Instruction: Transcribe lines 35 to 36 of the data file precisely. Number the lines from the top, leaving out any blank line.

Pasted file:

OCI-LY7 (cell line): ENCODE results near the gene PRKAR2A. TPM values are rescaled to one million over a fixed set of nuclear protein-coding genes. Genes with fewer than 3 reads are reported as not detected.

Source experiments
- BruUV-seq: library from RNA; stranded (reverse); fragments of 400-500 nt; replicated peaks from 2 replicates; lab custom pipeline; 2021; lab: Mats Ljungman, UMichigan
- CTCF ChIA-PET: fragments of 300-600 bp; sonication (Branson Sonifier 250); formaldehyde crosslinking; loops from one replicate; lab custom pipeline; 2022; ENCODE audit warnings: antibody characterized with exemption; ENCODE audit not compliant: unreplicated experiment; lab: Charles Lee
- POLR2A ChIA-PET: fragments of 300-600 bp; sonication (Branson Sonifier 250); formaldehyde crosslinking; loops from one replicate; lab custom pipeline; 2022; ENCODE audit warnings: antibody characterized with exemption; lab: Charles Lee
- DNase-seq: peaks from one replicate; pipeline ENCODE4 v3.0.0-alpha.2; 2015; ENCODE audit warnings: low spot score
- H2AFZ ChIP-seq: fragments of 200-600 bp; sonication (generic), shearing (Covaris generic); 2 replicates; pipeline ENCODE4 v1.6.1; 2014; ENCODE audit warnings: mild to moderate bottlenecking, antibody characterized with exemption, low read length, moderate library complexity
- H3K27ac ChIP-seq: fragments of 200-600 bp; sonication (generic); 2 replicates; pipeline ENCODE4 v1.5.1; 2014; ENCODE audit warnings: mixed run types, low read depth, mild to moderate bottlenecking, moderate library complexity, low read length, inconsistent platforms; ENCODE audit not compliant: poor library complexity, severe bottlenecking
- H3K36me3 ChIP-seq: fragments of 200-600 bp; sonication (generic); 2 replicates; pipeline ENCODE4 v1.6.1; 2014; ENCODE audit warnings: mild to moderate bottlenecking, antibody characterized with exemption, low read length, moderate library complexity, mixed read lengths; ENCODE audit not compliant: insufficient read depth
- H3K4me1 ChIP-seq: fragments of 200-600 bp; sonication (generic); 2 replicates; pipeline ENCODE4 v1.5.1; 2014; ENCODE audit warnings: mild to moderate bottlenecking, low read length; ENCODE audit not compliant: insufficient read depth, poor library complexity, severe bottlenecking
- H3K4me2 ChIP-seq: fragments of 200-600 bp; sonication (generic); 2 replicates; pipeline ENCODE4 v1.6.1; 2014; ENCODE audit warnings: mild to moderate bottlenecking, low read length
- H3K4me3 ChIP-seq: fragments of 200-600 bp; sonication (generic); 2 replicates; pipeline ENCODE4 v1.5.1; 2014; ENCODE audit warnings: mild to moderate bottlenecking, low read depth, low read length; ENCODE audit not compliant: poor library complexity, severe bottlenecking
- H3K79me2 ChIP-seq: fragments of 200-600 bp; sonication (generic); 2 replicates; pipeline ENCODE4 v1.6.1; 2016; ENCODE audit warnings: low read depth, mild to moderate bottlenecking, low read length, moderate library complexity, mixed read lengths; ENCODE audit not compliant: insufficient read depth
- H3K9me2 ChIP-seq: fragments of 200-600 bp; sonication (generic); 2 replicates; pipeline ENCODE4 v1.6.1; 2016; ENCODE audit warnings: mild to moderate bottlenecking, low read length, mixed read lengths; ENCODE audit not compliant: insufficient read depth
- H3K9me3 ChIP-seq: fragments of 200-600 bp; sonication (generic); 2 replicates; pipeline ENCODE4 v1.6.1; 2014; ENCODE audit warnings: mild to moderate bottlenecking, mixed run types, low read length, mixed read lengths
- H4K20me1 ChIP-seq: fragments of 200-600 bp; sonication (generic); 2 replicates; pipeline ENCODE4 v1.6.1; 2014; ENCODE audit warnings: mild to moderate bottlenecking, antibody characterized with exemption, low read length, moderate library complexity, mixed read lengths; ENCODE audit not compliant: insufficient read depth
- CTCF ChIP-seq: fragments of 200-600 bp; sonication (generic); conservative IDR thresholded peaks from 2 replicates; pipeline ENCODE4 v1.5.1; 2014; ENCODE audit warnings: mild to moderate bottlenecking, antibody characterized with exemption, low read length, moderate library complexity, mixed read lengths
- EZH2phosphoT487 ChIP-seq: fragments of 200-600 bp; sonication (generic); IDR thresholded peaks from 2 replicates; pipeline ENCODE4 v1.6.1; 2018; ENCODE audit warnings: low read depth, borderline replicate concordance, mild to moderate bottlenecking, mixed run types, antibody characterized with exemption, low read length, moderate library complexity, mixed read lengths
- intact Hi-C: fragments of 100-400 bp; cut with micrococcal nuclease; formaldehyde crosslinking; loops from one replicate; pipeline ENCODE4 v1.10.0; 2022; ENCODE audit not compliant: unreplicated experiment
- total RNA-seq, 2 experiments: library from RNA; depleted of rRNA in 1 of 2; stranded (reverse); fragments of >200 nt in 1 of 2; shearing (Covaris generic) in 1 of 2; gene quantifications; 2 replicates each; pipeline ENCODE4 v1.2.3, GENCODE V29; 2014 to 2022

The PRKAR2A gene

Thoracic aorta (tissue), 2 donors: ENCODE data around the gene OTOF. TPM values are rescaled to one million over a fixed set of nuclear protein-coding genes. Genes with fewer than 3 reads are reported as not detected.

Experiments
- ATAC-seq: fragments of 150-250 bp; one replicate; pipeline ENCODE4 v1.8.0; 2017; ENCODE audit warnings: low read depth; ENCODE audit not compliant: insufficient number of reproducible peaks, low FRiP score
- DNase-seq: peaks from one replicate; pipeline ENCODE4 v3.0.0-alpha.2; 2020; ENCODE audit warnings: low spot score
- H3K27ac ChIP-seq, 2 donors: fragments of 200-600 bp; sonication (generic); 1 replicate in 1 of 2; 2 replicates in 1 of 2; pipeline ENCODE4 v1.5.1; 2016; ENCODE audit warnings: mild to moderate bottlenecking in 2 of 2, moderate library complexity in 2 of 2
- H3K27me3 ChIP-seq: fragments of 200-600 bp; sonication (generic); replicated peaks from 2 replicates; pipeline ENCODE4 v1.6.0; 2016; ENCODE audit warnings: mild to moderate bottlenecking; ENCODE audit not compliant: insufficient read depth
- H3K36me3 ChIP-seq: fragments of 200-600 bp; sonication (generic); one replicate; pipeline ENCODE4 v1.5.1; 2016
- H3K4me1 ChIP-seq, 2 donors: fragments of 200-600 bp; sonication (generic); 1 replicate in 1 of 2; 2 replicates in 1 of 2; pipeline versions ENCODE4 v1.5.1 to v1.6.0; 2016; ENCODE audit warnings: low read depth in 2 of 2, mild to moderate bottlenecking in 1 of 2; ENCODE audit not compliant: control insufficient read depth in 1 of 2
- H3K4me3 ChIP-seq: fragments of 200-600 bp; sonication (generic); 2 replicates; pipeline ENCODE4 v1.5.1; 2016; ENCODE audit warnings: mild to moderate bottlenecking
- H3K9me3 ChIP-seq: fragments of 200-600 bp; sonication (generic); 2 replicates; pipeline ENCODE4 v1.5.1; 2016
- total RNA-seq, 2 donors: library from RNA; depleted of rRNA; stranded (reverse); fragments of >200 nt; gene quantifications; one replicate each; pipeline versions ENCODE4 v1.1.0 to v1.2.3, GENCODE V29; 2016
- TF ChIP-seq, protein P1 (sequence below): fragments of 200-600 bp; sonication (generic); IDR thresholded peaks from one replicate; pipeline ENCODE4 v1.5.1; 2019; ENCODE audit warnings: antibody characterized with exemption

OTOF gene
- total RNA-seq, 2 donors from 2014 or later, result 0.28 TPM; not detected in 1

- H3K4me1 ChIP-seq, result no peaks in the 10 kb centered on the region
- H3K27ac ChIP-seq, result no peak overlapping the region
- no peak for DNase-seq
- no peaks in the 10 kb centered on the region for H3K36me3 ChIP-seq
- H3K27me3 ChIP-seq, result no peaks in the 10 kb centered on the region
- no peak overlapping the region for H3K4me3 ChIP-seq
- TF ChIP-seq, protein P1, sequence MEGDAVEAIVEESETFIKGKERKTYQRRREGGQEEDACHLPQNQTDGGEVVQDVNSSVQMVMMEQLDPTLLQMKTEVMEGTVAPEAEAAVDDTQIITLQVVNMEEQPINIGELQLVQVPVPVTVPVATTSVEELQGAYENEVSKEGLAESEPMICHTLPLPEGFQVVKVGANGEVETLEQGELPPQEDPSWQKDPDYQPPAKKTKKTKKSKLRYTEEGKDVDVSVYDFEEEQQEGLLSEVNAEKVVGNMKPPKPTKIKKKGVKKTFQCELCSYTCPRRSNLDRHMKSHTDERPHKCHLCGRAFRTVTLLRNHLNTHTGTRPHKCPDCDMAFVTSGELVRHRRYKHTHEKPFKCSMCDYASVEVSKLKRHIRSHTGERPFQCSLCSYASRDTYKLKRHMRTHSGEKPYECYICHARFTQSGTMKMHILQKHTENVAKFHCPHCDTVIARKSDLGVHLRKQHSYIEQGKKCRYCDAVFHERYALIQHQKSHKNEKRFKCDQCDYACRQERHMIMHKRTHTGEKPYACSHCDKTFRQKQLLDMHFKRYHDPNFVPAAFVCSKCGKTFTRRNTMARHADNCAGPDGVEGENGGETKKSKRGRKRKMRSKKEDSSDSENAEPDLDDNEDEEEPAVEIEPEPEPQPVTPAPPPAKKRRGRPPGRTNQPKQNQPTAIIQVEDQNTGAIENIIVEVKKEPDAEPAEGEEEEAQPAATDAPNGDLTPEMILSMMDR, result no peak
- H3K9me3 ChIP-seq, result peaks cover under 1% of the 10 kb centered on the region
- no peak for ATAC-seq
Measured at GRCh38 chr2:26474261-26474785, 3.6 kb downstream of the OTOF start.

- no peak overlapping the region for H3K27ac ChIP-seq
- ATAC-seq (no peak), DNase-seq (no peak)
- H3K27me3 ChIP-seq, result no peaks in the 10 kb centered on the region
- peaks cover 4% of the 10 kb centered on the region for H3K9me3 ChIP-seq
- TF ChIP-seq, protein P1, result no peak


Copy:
- total RNA-seq, 2 donors from 2014 or later, result 0.28 TPM; not detected in 1

- H3K4me1 ChIP-seq, result no peaks in the 10 kb centered on the region